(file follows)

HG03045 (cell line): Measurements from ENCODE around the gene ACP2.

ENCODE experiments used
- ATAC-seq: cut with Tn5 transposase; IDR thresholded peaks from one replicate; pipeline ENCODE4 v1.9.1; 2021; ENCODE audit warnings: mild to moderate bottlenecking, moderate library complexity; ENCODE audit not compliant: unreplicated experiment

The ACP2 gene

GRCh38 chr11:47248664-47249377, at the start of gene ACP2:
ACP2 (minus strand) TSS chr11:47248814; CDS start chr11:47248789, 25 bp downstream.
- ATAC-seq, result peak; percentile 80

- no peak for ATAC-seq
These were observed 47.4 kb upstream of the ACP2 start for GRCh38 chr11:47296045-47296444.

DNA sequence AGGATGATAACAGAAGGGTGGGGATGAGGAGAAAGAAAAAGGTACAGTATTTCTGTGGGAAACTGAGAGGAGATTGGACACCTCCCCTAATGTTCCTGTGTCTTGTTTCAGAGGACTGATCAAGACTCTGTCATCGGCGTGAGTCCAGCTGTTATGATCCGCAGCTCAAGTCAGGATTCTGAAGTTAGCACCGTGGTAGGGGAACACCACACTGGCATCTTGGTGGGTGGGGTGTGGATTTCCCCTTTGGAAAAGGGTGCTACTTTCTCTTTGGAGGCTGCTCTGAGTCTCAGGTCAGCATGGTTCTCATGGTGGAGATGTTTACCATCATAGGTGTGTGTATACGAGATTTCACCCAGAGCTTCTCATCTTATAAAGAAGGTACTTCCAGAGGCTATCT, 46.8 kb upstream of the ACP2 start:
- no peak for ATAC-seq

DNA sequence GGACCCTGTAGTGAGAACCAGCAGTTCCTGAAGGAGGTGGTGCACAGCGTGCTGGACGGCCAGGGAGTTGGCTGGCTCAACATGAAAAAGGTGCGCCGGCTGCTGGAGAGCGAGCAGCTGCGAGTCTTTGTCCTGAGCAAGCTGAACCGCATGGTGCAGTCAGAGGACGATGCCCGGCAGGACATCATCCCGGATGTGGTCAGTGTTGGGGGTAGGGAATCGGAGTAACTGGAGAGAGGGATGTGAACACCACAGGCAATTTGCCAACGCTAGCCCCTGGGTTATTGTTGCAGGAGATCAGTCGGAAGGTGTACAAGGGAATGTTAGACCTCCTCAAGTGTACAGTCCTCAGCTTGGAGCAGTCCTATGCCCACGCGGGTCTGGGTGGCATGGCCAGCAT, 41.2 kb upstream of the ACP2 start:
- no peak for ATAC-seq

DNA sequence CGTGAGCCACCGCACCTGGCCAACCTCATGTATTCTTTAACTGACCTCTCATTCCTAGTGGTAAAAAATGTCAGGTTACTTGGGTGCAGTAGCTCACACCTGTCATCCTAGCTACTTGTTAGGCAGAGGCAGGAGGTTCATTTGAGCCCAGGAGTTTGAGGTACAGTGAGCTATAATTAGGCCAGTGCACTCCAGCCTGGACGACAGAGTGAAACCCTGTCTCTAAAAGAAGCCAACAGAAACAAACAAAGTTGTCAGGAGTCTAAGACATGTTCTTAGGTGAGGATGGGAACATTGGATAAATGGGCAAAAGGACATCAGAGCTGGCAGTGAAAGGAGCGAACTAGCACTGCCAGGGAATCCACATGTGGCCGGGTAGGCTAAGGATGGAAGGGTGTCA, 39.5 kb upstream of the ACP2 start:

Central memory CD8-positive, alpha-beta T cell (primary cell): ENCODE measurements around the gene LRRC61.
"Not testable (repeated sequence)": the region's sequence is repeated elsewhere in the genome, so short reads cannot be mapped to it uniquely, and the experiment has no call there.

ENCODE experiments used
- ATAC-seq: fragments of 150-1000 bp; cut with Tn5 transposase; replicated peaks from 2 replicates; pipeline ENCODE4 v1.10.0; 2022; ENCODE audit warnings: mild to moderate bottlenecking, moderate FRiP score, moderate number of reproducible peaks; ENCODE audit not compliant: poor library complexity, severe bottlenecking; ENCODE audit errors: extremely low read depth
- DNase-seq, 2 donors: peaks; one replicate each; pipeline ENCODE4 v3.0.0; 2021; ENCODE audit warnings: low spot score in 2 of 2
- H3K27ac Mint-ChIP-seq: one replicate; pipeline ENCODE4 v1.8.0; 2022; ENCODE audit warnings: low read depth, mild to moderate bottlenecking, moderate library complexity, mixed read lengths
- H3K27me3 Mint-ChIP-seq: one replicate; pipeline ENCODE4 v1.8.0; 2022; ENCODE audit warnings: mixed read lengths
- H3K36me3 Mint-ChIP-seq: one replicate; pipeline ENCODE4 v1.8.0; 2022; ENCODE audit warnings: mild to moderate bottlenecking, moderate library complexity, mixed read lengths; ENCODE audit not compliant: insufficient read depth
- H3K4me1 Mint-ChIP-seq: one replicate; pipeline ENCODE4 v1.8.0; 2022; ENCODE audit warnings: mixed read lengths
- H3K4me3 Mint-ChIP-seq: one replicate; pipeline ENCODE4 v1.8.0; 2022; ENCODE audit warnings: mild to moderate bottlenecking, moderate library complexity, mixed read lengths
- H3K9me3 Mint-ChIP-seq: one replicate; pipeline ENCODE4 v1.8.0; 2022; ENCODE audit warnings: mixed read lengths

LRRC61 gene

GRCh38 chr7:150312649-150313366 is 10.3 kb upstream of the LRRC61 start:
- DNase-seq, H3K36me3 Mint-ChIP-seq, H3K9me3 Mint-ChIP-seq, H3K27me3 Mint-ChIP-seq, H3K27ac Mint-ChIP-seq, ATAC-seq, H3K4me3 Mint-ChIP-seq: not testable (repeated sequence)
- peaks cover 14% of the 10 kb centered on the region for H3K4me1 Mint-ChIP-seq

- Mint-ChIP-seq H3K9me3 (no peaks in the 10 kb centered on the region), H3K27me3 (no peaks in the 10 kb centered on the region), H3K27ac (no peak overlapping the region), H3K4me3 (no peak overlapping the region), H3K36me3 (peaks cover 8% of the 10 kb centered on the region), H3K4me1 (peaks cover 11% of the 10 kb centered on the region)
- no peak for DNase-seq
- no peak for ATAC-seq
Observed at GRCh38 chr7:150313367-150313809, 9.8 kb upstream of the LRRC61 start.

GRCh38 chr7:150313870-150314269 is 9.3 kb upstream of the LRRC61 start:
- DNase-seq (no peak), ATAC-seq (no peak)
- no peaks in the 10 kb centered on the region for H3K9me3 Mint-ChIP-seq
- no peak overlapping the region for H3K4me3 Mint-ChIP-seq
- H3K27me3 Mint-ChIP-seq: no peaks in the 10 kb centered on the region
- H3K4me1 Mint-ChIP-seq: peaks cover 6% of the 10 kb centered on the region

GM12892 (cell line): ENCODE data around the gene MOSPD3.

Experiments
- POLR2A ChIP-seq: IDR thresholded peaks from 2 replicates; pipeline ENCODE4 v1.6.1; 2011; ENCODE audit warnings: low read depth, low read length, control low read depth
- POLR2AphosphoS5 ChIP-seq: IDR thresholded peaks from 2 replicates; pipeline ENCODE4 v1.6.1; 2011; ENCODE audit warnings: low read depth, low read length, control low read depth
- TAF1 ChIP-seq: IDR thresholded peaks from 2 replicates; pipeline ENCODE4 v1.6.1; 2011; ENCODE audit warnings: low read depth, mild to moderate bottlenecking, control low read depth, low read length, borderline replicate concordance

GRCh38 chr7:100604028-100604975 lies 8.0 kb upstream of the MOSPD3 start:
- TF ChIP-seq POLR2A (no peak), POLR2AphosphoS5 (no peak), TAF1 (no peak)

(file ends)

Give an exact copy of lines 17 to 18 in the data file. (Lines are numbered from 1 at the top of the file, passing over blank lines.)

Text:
ENCODE experiments used
- ATAC-seq: fragments of 150-1000 bp; cut with Tn5 transposase; replicated peaks from 2 replicates; pipeline ENCODE4 v1.10.0; 2022; ENCODE audit warnings: mild to moderate bottlenecking, moderate FRiP score, moderate number of reproducible peaks; ENCODE audit not compliant: poor library complexity, severe bottlenecking; ENCODE audit errors: extremely low read depth